Thursday, September 15, 2011

Now a word from Kathleen Kent, author of A Traitor's Wife

Kathleen was kind enough to do a guest post.

Query: Do you think the accusations were based on these women’s deviation from the proscribed role of women in those days?

The Salem witch trials of 1692 were a unique and tragic episode in American history. The trials and executions, which took place in Salem Village---now the town of Danvers, Massachusetts--- included close to a hundred and fifty people, mostly women and girls, arrested from twenty two towns all over New England; including the territory of what is now Maine. The accusers who took center stage during the trials, and who did most of the finger pointing, were all girls or young women from the ages of nine to eighteen. The witch hysteria, and the ensuing legal actions, took a little more than a year from January 1692 to May of 1693, and yet the fascination with the Salem “witches” has never diminished.

One of the nineteen people hanged in August of 1692 was Martha Carrier, my grandmother back nine generations. She was so vocal in her own defense, denying the charges of witchcraft leveled against her, that Cotton Mather, one of the leading theologians of the day, named her “The Queen of Hell” and called her a “rampant hag.” In my novel The Heretic’s Daughter, I wrote about Martha’s bravery confronting her judges and accusers; she is perhaps the only person to have called the magistrates to task for their part in sentencing innocent women to death by saying, “It is a shame that you should listen to these folks who are out of their wits.” In my second novel, The Traitor’s Wife, Martha challenges her family and society by marrying a man who was a soldier for Cromwell in England and who, reputedly, was one of the executioners of King Charles I of England.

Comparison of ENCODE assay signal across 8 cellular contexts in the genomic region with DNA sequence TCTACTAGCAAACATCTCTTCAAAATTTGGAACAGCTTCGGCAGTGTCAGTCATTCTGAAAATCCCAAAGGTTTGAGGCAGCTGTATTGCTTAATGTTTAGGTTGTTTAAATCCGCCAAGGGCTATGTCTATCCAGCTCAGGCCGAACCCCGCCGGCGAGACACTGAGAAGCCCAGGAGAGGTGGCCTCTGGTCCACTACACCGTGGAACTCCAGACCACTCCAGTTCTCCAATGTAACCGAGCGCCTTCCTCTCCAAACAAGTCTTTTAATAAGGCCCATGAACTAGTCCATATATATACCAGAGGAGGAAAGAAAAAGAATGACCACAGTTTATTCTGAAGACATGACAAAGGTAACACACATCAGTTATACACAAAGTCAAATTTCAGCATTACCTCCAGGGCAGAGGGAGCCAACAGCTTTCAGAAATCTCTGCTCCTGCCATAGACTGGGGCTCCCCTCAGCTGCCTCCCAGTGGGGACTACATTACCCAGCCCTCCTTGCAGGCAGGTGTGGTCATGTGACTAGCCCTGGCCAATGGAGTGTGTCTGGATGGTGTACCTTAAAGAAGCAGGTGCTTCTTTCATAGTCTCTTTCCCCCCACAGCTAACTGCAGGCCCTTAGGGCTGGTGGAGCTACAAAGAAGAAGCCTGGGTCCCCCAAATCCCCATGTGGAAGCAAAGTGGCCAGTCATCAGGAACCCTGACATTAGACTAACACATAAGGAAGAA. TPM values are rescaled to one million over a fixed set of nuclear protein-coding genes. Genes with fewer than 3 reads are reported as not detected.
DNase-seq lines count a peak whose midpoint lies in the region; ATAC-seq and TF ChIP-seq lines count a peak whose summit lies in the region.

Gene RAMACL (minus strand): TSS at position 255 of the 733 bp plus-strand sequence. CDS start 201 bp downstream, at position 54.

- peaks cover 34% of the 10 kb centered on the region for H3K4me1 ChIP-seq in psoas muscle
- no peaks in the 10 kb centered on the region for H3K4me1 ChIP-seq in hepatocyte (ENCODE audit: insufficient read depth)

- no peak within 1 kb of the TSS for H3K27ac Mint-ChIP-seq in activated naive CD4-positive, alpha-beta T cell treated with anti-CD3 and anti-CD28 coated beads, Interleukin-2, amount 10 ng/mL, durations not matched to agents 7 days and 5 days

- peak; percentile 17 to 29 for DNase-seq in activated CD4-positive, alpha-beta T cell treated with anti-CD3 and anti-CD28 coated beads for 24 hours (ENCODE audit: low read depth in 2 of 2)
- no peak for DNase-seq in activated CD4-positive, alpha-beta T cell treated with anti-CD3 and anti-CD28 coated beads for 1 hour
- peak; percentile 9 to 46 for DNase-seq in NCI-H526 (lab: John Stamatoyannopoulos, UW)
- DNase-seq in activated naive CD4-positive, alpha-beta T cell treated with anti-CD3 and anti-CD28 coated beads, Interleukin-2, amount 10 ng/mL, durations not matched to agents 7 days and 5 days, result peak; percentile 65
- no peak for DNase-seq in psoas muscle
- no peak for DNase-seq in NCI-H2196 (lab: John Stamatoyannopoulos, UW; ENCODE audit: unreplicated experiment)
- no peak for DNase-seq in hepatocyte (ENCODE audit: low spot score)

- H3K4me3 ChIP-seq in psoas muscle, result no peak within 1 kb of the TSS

Who were these women who were hanged solely on evidence that could not be perceived by any tangible, earthly means, but were “spectral”, or invisible, in nature? Even though the accusations began in Salem Village, women were arrested from neighboring towns with alarming rapidity. What began with neighbor turning against neighbor soon became family member pitted against family member with spouses, siblings, and children accusing in great numbers the women of their households. One man, Moses Tyler, accused six female members of his extended family of witchcraft. They were all imprisoned in the Salem jail.

It’s no coincidence that changes in Puritan life--- in medicine, in law and in religious practices---had an impact on the witch trials. The perception in the rigidly patriarchal society of the day was that women were the daughters of Eve, and therefore to blame for all the initial evils and ills of the world. Women as a whole were considered innately flawed, unable to participate ethically in religious practices, intelligently and rationally in matters of law, and effectively in matters of healing and medicine. Further to being ineffective in practicing medicine, it was believed by the wise men of the age that women would use their powers in herbalogy for their own purposes, even conjuring up the Devil to gain worldly powers.

Women in the New World, up to the mid to late seventeenth century, were acknowledged for their experience with herbal healing and midwifery. But new colleges, open only to men, were teaching newer, more “advanced,” methods in medicine. One of the results of men practicing midwifery was that twice as many women and their infants died during childbirth with a male midwife as a female one.

The so-called witches of Salem were hanged for many reasons. Some of them were mentally unbalanced, some of them were propertied and a target of covetous neighbors, and some of them, like Martha Carrier, were simply strong-willed, outspoken women who went against the expectations of what a Puritan woman was supposed to be: subservient, docile, obedient and, most of all, silent.

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